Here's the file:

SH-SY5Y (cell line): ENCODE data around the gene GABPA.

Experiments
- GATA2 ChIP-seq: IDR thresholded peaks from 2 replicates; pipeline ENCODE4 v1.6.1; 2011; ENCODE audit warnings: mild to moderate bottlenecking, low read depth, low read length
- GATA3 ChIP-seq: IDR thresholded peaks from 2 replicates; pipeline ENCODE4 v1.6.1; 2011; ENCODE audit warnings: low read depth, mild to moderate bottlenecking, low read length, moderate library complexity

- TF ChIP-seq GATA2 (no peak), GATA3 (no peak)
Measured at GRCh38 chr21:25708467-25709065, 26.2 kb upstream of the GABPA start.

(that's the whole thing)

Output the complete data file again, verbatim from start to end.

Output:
SH-SY5Y (cell line): ENCODE data around the gene GABPA.

Experiments
- GATA2 ChIP-seq: IDR thresholded peaks from 2 replicates; pipeline ENCODE4 v1.6.1; 2011; ENCODE audit warnings: mild to moderate bottlenecking, low read depth, low read length
- GATA3 ChIP-seq: IDR thresholded peaks from 2 replicates; pipeline ENCODE4 v1.6.1; 2011; ENCODE audit warnings: low read depth, mild to moderate bottlenecking, low read length, moderate library complexity

- TF ChIP-seq GATA2 (no peak), GATA3 (no peak)
Measured at GRCh38 chr21:25708467-25709065, 26.2 kb upstream of the GABPA start.